Will the ‘special’ status that Naidu wants for Andhra Pradesh actually benefit the state? This question has two answers. One answer is steeped in economics. The other lies in politics. Economically, the tag of Special Category State (SCS) no longer means a windfall of special funds to any state. And politically, it only supplies plenty of grist for the propaganda mill of parties.
Forty-seven years after it was first introduced, this “special” category has ceased to be anything special.
If Andhra Pradesh, whose demand for SCS status has now reached a peak, does manage to get it, it would only help the ruling Telugu Desam Party (TDP) boast of extracting a major concession — which it will never get — from the Centre. The BJP, an ally of TDP, will claim that it’s the Modi government that is doling out that concession. On its part, the Congress will say that it was, after all, an assurance given by Manmohan Singh in 2014. Then the party will be struck by amnesia: It will forget to mention that Singh had never come good on his hasty promise.
Till 2014-15, the SCS status indeed meant a bonanza of funds from the Centre. But the Centre virtually did away with the economic privileges attached to the SCSs from 2015-16, after the Fourteenth Finance Commission raised the share of states in central taxes from 32 percent to 42.
Yet the Centre can now take a political decision by bestowing this privilege on AP and still find enough reasons to deny the state the economic benefits that supposedly go with it.
Andhra Pradesh Chief Minister Chandrababu Naidu must know that it’s not the ‘special’ label that his state needs. What it needs is cash, and here is how he can get it. But let’s begin at the beginning.
It was in 1969 that the SCS was for the first time granted to Jammu and Kashmir, Assam and Nagaland. (This is different from the Special Status that J&K enjoys under Article 370.) Later, this indulgence was extended to eight other states: Arunachal Pradesh, Himachal Pradesh, Manipur, Meghalaya, Mizoram, Sikkim, Tripura and Uttarakhand.
It was the National Development Council (NDC) which bracketed states in this category, based on criteria like hilly and difficult terrain, unviable finances, low population density or huge tribal populations and strategic location on borders with neighbouring countries.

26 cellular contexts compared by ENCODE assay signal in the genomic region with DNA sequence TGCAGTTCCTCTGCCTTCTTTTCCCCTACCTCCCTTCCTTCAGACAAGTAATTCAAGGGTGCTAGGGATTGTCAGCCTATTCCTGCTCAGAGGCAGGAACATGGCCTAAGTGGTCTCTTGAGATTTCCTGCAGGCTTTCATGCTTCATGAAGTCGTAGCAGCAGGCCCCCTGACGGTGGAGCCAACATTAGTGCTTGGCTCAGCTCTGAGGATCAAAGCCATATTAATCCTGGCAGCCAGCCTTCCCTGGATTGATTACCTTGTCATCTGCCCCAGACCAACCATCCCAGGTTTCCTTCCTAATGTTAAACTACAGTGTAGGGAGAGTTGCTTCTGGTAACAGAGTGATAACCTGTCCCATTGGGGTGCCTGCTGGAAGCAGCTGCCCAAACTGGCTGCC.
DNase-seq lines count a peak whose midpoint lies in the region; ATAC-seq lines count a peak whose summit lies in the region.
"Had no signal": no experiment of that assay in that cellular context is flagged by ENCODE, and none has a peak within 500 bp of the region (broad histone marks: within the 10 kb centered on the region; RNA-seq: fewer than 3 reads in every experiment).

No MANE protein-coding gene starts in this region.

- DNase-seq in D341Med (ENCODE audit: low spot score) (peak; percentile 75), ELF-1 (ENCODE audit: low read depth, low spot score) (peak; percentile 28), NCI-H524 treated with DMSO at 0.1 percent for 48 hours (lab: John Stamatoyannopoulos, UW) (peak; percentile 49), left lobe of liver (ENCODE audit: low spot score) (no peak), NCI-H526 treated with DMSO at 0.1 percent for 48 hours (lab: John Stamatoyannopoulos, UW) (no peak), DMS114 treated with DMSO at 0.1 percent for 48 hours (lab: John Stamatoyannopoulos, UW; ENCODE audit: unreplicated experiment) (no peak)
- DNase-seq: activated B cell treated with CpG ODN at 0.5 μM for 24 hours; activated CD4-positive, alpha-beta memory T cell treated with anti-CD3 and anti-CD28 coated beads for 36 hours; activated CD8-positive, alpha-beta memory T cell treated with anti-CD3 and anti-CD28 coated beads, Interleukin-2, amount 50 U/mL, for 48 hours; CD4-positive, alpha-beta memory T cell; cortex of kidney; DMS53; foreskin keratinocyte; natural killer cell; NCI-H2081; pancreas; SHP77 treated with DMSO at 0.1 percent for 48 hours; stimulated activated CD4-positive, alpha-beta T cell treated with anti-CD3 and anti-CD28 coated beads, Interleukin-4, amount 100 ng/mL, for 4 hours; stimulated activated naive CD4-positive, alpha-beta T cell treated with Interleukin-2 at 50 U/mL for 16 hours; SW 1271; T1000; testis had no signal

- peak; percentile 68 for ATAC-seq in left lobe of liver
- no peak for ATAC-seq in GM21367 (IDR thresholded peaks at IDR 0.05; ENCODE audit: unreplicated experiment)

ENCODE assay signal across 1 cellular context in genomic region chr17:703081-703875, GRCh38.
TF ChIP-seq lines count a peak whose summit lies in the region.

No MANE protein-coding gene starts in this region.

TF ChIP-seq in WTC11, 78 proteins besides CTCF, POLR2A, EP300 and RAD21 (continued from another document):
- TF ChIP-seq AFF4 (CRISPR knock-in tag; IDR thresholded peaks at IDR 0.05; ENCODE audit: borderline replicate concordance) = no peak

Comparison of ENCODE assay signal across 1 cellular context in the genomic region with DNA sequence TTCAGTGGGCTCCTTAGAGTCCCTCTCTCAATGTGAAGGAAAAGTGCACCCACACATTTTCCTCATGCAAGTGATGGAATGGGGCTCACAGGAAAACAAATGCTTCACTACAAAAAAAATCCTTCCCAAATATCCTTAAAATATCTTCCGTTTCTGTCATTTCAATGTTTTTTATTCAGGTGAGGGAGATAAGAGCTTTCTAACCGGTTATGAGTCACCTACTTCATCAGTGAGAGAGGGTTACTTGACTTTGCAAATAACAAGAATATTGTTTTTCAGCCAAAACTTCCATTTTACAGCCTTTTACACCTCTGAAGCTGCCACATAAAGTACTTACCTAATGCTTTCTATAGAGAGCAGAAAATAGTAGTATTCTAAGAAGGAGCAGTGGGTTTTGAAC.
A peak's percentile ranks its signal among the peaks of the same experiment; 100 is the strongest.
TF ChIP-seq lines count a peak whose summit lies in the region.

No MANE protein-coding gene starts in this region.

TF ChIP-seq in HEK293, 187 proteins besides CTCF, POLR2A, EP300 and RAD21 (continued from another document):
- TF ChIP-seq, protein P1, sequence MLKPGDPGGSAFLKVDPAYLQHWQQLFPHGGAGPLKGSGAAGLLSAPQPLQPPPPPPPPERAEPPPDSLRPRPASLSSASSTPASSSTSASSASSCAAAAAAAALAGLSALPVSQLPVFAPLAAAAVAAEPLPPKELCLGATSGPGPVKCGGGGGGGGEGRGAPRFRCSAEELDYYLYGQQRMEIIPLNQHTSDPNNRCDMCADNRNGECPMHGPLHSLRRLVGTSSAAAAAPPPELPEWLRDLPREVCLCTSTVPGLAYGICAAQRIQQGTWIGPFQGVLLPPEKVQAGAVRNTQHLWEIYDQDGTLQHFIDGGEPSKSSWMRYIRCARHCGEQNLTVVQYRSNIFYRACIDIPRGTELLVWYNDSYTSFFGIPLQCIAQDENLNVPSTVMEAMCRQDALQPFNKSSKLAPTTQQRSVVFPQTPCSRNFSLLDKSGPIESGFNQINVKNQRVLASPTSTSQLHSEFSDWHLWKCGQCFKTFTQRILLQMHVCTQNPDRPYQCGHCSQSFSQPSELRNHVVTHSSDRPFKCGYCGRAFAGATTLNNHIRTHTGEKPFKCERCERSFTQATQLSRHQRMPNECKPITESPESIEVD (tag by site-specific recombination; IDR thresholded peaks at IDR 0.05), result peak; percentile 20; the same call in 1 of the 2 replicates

The grounds on which Naidu has been clamouring for it is that the bifurcation of the state and creation of Telangana left Andhra’s economy in a mess. While the loss of Hyderabad to Telangana not only led to a loss of nearly Rs 70,000 crore in revenue for Andhra, it also means that the state will have to build a new capital at Amaravati at a huge cost.
Naidu’s demand is prompted by the fact that the largesse that SCSs received till last year was indeed significant. In 2014-15, for instance, the centre’s Plan Budget, accounting for a quarter of all the Centre’s budgetary resources, was spent this way:
— 59 percent of the Plan Budget went as Central Assistance to State Plans.
— 41 percent went to schemes of Central departments.
— Out of the 59 percent Central Assistance to State Plans, 44 percent was transferred to states for Centrally Sponsored Schemes and 15 percent as Block Grants to states.
— Block Grants had several sub-categories that included Normal Central Assistance, Special Central Assistance and Special Plan Assistance.
In 2014-15, the SCSs received 56.25 percent of all the Normal Central Assistance, 90 percent of it as grant and 10 percent as loan. (The General Category states got the remaining 43.75 percent, but only 30 percent as grant).
And as they always did, only the SCSs got the Special Plan Assistance (90 percent of a project’s cost as grant), Special Central Assistance untied to any projects (100 percent as grant) and a 90 percent grant in the Centrally Sponsored Schemes.
All this dramatically changed in the 2015-16 budget.
While states began to receive a higher share of 42 percent of central taxes, the Centre diluted the benefits that accompanied the SCS status and even slashed the outlay for Centrally Sponsored Schemes.
The higher share in central taxes was also precisely the reason the Modi government cited for rejecting Chief Minister Nitish Kumar’s demand for SCS label for Bihar in 2014. It’s another matter that states including Bihar are complaining that despite the higher tax share, they are getting less cash from the Centre than before.
Former Indian Economic Service official GR Reddy told The Hindu that it’s not politically feasible to consider special status for any new state as it will result in demands from others and dilute the benefits further.
Reddy is right. Tamil Nadu Chief Minister Jayalalithaa bristled in 2013 at the very possibility of the UPA government according special status to Bihar, ruled by a Congress ally.
And after Andhra Pradesh was truncated and the NDA government took reins at the Centre, she shot off a letter to Modi, cautioning him against acceding to the demand of his alliance partner Naidu. She said the Centre must ensure a “level-playing field” for states.
Any concessions that Modi will offer Naidu will raise her hackles. And Nitish Kumar, as well as the CMs of many states like Odisha, Jharkhand and Rajasthan who have been demanding the ‘special’ tag, too are sure to cry foul.
Modi knows better than to commit political hara-kiri by conferring on Naidu the special privilege even in its diluted form.
On his part, Naidu would be wise to demand, instead of a “special status” that doesn’t ensure funds, a “special package” that does. He must make sure that Modi would make good the commitments that Manmohan Singh made in the Andhra Pradesh Reorganisation Act 2014 in terms of infrastructure development in the state. The TDP leader would also perhaps be within his rights to demand that the Centre shell out more cash by way of more Centrally Sponsored Schemes in Andhra Pradesh.
The author tweets @sprasadindia